Some folk leave a large sillage behind them. They were not small characters try as they might to behave as though they were. The gale of life, as A.E. Housman wrote, blew high through them. George Sand of course is a case in point.
It’s sort of too bad about George. She was so famous in the 19th century for her writing and is now famous mostly for the unapologetic originality of her life. She did not prosper at the career then considered appropriate for all women, marriage. In her writing George has a great deal to say about bad marriages and the trouble they cause, and since she believed in the interconnectedness of human beings, the far reaching consequences of these troubles. George was the first to point out that a society that is unhappy in its molecular form, is unhappy in the aggregate as well.
As to perfume George has been pegged as a wearer of amber. I don’t know why. Possibly it’s the unisex quality of amber, or maybe one of her perfume recipes survives somewhere possibly at her home Nohant. In any event there are at least three versions of George’s perfume currently on the market, 1804 from Histoires de Parfums, George Sand from Maitre Parfumier et Gantier* and now this perfume from Nicolas de Barry also called George Sand.**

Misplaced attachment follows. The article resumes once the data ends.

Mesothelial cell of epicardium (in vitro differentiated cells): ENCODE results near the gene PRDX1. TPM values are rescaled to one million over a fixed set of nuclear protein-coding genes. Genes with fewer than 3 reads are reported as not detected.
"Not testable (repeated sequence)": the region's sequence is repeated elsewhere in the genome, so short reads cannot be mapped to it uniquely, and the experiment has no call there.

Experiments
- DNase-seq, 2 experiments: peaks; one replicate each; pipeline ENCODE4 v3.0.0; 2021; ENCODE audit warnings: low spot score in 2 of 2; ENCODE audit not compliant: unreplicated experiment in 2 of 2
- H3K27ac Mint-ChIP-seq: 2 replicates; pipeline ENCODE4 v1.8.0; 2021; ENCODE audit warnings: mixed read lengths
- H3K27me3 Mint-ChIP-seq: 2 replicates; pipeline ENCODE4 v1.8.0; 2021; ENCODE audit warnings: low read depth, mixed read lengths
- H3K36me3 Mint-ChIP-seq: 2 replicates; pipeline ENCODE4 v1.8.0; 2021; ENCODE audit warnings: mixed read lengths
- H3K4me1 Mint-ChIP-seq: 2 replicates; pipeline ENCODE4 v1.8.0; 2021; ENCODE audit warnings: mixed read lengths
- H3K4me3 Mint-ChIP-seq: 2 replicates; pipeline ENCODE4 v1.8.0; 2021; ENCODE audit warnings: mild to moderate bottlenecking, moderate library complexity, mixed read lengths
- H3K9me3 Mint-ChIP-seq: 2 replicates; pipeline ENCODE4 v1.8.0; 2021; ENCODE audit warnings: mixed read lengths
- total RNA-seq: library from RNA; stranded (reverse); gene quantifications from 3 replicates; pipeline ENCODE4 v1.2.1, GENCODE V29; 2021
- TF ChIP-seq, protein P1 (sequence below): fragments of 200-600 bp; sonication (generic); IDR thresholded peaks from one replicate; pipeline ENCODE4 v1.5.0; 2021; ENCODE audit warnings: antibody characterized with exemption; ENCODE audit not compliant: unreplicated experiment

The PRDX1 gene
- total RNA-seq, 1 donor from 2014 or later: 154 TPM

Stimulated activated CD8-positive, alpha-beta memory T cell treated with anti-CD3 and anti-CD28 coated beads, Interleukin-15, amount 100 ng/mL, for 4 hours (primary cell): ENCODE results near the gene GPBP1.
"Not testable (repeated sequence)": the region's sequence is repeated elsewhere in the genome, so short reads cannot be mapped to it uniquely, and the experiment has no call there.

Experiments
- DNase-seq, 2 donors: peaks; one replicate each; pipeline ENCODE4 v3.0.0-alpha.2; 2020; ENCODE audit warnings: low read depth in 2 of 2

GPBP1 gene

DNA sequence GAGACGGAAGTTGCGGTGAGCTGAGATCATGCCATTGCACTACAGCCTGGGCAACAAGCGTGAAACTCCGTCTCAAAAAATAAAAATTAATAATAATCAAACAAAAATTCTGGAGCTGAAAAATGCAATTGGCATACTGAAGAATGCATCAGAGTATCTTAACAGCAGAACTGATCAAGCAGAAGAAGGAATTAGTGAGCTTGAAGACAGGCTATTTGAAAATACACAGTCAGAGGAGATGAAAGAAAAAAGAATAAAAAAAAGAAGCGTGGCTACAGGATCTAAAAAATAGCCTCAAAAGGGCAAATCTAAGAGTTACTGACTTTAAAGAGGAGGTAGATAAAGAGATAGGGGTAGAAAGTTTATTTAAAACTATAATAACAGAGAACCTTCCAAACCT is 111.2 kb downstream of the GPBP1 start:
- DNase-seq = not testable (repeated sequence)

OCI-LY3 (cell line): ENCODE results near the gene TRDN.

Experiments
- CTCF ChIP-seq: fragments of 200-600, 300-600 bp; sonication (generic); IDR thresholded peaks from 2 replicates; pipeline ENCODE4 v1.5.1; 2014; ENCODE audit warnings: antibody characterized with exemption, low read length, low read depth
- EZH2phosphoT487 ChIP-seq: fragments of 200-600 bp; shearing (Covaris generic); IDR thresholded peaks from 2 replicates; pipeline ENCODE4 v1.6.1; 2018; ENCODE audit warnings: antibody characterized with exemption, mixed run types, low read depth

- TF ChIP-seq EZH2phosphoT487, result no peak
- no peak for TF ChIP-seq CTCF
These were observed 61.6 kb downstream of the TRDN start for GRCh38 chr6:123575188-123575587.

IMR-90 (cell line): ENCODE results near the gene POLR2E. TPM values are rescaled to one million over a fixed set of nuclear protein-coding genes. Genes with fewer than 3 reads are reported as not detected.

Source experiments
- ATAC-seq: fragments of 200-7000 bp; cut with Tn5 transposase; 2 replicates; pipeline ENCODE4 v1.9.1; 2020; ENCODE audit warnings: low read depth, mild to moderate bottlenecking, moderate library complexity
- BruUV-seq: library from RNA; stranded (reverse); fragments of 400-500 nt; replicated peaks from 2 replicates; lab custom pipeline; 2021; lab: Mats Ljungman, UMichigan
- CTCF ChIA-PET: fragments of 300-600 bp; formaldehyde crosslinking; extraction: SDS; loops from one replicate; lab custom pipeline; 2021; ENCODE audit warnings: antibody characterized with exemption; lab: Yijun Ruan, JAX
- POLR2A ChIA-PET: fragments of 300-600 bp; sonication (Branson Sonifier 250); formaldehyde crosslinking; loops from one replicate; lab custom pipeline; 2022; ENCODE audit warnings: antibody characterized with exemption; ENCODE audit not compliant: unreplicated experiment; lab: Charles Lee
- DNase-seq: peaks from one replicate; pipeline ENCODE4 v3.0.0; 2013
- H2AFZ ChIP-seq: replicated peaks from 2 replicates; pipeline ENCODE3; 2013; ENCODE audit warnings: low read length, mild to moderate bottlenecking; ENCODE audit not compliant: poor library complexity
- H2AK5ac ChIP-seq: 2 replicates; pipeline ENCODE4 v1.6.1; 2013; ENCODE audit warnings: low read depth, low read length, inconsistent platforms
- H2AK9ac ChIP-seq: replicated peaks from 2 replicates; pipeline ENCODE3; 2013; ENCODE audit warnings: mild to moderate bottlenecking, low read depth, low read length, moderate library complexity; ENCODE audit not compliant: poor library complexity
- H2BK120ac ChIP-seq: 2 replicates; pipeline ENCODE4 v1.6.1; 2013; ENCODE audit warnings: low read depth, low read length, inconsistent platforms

The perfume is one of the best from the set of samples I was sent by by the de Barry company and also one of the most lasting. George is a a rich patchouli, amber, sandalwood and oud fragrance with lemon notes in the head. There is also rose, which seems quite appropriate for George Sand romantic that she was.
This kind of fragrance always runs the risk of treading on Opium territory and George does so but remains to my mind both more floral than Opium and also slightly more subtle. This is a woody oriental that has something remarkably feminine about it, and I think the impression might be due to what I do not see listed but smell,, namely a rose and aldehydic heart. The waxy aldehydic note reminds me of George’s habit of scribbling her novels at night by candlelight, and gives the fragrance more delicacy and lift than you might expect from the list of ingredients. Of the Nicolas de Barry scents I have smelled so far this one is my favorite.
The perfume manages to convey something of George’s career as a woman of passion, an adventuress. But here, it’s clear that George’s heart ruled her head, and the subtitle of this perfume is L’Amoureuse which fits George the inveterate Lover very well.
I may not make it all the way through her novel Indiana, but I might well finish a bottle of this. George would have understood the impulse.
* Undina has pointed out that in a Scented Hound post, old MPG perfumes are now credited to the Maison de Haute Parfumerie Collection Nicolas de Barry label. I stand corrected.
**Kafka of Kafkaesque has pointed out that there is a third George Sand inspired scent from Jardins d’Ecrivains: George, which she has reviewed.